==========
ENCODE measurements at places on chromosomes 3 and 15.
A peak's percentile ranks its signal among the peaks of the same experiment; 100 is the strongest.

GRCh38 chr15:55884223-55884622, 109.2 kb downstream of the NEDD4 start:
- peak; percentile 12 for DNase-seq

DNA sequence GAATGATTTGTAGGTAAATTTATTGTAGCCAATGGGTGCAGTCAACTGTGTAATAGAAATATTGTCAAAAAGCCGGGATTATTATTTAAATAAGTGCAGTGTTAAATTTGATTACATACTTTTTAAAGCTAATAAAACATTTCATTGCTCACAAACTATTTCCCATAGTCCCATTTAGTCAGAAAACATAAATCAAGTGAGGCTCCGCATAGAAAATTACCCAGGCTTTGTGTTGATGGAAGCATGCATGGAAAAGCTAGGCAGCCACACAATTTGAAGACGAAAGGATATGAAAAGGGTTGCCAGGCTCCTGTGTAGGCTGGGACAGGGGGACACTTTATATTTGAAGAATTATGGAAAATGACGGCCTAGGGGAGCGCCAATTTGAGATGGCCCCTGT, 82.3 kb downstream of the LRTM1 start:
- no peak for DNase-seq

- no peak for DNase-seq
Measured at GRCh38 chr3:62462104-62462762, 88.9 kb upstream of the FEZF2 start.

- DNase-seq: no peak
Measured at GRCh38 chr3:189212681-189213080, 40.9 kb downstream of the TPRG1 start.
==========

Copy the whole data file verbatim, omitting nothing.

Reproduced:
ENCODE measurements at places on chromosomes 3 and 15.
A peak's percentile ranks its signal among the peaks of the same experiment; 100 is the strongest.

GRCh38 chr15:55884223-55884622, 109.2 kb downstream of the NEDD4 start:
- peak; percentile 12 for DNase-seq

DNA sequence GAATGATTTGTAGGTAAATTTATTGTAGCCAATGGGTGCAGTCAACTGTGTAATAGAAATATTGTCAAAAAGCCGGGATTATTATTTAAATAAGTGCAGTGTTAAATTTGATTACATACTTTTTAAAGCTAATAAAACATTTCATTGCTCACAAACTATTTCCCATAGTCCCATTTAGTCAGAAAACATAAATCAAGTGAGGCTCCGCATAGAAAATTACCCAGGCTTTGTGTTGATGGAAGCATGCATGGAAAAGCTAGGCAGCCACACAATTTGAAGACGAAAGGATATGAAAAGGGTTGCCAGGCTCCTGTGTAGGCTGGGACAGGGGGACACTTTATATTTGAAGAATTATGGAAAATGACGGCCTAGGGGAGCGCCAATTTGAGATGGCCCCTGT, 82.3 kb downstream of the LRTM1 start:
- no peak for DNase-seq

- no peak for DNase-seq
Measured at GRCh38 chr3:62462104-62462762, 88.9 kb upstream of the FEZF2 start.

- DNase-seq: no peak
Measured at GRCh38 chr3:189212681-189213080, 40.9 kb downstream of the TPRG1 start.